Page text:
“Do you think we’ll have un enfant de Noël?”
Only God knows if our child will come at Christmas, my love.” And only He knew how long they’d be quartered there, away from their own home, their own belongings, their own memories.
Suzanne fingered her grandmother’s topaz necklace, strung around her elegant neck. Was she thinking the same thing? He kissed the tip of her nose, smiled, then headed to the gate to see if the current guard needed relief.
Another man began to descend, stopped, and called out, “Two men on horseback, fast approaching!”
“Thank God. The Zerkles?” Johan prayed so.
“No.” The tremor in the man’s voice stirred Johan.
Fear fired through Johan’s body from his feet, shoed in his own leather from their tannery, to the top of his head.
“Who?” He inhaled deeply, drawing in the scent of evergreens not far from Fort Providence, and squirrel stew, cooking within, over an open fire.
“Dressed like Indians!” Phillip Sehler, the second sentry, called out.
A nearby militiaman clanged the alarm bell.
“Anybody else behind them?” Johan called up. He cupped his hands around his mouth and yelled as he turned in a circle. “Check all the parapets!”
When he faced the sentries again, Phillip turned and grinned. “One with long silver hair.”
“Gray Badger!” the sentry called down from the other side.
“It’s Christy and son!” Sehler pulled off his hat and waved it. A shout went up. “Christy” resounded throughout the camp and even the children came forward.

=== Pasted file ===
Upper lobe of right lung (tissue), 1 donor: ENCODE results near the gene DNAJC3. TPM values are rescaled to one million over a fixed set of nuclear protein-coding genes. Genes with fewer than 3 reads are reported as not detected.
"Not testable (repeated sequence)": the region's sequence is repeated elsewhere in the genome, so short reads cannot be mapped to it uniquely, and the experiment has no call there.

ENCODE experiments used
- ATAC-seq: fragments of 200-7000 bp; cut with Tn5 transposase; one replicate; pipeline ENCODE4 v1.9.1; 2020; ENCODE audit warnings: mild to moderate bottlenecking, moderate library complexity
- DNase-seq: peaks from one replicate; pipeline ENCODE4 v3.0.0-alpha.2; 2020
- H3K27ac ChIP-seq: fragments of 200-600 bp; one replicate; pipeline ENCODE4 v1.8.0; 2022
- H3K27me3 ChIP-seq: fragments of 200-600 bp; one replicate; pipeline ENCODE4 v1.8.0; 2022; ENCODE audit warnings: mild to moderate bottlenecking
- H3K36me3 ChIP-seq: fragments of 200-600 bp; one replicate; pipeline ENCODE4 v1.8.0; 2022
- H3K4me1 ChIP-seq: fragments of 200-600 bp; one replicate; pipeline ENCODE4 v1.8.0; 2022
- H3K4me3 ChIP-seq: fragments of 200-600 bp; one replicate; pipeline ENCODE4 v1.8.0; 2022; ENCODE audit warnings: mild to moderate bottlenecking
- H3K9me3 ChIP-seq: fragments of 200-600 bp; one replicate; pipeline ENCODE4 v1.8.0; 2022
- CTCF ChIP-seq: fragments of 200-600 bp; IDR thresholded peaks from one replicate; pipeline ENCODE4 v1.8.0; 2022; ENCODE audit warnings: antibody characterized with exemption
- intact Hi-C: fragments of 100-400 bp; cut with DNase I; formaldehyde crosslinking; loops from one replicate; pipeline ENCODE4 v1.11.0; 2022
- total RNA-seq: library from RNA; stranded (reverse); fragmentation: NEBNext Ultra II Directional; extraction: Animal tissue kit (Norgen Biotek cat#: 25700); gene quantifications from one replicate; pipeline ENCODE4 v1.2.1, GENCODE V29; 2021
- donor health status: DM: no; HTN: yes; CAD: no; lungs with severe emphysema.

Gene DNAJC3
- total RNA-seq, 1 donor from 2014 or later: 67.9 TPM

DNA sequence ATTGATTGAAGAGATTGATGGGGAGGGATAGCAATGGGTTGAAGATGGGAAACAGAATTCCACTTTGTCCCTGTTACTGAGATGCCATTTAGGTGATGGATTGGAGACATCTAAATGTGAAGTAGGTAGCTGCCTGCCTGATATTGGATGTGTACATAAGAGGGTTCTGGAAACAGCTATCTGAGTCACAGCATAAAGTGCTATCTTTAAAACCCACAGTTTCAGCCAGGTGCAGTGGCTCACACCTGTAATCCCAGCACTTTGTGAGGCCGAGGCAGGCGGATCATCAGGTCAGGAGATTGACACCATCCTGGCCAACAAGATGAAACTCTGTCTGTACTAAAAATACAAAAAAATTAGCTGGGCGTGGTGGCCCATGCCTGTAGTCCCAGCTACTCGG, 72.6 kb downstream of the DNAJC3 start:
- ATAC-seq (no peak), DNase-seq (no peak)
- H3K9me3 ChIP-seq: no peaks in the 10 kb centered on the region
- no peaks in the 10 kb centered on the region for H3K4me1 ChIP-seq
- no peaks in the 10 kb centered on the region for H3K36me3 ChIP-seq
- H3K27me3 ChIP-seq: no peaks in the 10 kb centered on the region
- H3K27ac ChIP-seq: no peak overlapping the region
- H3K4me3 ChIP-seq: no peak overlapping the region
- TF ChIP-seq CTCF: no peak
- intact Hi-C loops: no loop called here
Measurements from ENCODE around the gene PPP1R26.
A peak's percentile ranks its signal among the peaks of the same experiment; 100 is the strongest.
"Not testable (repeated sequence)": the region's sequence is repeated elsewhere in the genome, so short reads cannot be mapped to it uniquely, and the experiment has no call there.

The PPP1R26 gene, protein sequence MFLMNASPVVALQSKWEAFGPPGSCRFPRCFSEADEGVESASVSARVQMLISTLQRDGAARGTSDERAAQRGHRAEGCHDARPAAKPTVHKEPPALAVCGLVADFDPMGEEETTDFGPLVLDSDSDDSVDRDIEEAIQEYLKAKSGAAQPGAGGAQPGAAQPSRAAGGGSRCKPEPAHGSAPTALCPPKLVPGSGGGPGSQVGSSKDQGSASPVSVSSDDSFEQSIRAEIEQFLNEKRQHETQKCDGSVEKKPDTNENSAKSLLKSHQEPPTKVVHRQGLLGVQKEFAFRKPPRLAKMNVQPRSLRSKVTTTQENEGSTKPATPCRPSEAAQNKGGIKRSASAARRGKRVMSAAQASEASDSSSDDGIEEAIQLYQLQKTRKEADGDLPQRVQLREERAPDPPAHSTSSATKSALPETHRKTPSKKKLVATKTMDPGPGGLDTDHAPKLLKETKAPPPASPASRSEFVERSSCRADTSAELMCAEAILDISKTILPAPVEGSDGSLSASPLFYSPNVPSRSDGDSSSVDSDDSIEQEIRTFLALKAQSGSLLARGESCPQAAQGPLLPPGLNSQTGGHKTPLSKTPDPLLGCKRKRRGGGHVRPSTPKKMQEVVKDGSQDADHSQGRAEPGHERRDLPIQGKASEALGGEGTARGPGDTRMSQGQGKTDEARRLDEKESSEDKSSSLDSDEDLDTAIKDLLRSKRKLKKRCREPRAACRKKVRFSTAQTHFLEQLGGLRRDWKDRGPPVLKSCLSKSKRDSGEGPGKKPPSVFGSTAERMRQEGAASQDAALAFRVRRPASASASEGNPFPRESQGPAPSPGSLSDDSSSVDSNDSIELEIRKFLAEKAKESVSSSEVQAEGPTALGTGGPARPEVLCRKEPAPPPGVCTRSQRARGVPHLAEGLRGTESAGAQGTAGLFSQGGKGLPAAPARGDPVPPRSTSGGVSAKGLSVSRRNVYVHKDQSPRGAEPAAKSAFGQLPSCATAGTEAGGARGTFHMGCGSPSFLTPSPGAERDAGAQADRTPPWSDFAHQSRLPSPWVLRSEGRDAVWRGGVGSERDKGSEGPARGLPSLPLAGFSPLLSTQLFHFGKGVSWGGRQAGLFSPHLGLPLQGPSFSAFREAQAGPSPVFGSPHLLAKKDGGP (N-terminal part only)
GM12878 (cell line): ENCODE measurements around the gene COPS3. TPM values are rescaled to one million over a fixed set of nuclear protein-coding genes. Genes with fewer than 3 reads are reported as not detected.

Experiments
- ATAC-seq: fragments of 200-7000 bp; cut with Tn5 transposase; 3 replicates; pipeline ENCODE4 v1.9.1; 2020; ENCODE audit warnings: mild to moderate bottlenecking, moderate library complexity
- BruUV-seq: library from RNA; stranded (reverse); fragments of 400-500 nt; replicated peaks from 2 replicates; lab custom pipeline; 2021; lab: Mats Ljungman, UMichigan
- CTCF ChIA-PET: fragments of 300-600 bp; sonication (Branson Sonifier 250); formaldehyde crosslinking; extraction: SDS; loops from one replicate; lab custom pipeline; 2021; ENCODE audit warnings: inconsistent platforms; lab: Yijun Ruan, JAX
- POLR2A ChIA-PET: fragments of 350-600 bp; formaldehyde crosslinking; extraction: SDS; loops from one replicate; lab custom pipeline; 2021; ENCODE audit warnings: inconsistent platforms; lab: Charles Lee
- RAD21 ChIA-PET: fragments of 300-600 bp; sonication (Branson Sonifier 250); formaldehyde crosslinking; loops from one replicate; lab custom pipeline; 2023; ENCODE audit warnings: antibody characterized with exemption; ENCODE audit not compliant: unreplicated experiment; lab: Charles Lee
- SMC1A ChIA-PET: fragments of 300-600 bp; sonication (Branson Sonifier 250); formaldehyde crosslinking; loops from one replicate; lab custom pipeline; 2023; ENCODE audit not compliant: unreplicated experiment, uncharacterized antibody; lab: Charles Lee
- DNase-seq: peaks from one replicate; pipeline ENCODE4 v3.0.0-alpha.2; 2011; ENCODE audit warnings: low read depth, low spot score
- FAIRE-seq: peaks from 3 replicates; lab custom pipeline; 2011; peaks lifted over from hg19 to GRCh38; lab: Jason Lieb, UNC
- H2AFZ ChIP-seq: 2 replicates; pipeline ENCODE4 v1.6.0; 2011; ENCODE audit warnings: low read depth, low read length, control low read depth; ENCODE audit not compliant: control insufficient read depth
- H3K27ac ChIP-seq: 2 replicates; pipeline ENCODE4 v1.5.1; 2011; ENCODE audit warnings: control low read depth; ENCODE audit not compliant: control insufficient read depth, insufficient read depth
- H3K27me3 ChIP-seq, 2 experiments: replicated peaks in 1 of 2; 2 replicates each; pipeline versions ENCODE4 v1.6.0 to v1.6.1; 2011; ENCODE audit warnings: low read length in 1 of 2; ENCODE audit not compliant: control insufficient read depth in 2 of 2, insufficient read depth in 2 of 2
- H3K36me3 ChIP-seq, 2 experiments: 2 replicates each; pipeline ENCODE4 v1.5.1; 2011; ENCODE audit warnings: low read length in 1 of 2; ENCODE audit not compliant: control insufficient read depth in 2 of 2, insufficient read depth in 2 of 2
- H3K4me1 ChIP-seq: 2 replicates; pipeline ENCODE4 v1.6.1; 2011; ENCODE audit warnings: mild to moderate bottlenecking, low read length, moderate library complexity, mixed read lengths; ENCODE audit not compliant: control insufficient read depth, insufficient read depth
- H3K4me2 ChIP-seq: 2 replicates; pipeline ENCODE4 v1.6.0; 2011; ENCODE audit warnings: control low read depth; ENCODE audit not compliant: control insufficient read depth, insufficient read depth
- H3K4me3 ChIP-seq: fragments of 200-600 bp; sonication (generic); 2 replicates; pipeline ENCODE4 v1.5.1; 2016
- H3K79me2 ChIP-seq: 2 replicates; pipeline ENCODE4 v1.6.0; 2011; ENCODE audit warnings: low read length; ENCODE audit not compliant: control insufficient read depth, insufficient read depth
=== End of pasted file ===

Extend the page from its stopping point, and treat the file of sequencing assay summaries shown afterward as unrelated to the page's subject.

Suzanne ran to him, tears streaming down her face. “They have come, praise God. I will go get Sarah. She’ll want to greet William.”
He kissed her, relief coursing through him. Only a moment before he’d imagined Shawnee pouring from the woods, right behind the two newcomers. “Go to Sarah and stay with the little ones, my sweet.” His 16-year-old niece, an orphan, and the colonel’s son were the closest of friends.
“Oui, but send the colonel to me when he is free.” Suzanne stood on tiptoe, one hand clutching her belly.
“Are you all right?”
“Bien, fine.” Her smile trembled.
Johan lifted her hand and kissed her knuckles. “Christy may have word of your brother. But let the young people speak first. William can tell us of Guillame later.” A French soldier in New France, Johan’s brother-in-law was to have rendezvoused with William recently.
Golden eyes flashed in appreciation at him as Suzanne ducked inside the dark doorway of the nearby house. Today she was in better humor. Many of the women, the men, too, had taken to arguing with their spouses—an ungodly habit. Even he had fought with his wife over returning to their acreage to try to save his hides—knowing the tanning solution would soon rot them. He’d finally succumbed to sleep and when he awoke that morning, apologized to her. He vowed to keep a guard over his tongue.
Four men opened the gates in unison allowing entry to the two men on horseback. Just as swiftly as they groaned closed again and a metal bar dropped into place.